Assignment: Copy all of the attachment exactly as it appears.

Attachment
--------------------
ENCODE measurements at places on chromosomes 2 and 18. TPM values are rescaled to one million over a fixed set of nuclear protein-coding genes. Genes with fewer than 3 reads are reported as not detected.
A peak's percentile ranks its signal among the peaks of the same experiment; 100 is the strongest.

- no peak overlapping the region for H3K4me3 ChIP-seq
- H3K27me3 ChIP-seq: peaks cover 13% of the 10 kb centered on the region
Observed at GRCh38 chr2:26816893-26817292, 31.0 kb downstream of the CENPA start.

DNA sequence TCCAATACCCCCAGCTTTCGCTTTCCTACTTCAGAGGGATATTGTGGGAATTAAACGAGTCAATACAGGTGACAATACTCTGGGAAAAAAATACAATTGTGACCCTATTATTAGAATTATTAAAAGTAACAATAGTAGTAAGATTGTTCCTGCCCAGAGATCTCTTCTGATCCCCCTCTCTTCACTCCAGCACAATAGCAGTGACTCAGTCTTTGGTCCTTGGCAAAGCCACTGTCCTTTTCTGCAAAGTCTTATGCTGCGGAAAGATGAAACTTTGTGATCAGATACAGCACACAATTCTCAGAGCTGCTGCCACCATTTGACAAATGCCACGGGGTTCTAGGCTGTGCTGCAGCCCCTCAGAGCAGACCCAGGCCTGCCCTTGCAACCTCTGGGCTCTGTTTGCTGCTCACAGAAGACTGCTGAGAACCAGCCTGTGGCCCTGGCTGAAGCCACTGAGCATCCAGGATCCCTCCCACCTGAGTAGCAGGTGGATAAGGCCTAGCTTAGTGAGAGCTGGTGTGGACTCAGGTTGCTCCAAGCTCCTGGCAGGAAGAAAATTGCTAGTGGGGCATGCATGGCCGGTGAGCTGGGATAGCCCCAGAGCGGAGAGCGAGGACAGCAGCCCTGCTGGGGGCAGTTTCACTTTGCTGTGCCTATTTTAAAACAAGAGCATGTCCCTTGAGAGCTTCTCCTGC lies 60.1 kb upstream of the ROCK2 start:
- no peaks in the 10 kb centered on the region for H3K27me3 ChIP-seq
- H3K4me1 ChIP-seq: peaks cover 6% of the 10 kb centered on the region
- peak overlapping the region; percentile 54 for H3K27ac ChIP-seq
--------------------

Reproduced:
ENCODE measurements at places on chromosomes 2 and 18. TPM values are rescaled to one million over a fixed set of nuclear protein-coding genes. Genes with fewer than 3 reads are reported as not detected.
A peak's percentile ranks its signal among the peaks of the same experiment; 100 is the strongest.

- no peak overlapping the region for H3K4me3 ChIP-seq
- H3K27me3 ChIP-seq: peaks cover 13% of the 10 kb centered on the region
Observed at GRCh38 chr2:26816893-26817292, 31.0 kb downstream of the CENPA start.

DNA sequence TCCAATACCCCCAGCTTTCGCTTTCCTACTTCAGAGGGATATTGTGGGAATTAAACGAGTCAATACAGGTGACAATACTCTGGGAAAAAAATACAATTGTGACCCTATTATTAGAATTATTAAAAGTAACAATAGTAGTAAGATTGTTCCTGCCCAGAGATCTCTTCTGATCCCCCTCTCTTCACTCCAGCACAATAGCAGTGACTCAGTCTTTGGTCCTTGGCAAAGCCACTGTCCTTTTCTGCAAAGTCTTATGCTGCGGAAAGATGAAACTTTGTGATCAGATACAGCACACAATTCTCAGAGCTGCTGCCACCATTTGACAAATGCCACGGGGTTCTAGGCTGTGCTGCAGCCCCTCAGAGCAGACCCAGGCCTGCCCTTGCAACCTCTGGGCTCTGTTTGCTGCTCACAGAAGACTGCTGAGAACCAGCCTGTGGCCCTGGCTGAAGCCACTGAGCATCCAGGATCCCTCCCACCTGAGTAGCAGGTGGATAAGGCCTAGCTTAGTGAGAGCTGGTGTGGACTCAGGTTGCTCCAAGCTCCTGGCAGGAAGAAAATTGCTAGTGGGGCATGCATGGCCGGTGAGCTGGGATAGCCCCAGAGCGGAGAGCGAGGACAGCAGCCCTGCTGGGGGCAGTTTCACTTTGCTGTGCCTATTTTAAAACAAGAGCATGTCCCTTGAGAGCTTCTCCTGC lies 60.1 kb upstream of the ROCK2 start:
- no peaks in the 10 kb centered on the region for H3K27me3 ChIP-seq
- H3K4me1 ChIP-seq: peaks cover 6% of the 10 kb centered on the region
- peak overlapping the region; percentile 54 for H3K27ac ChIP-seq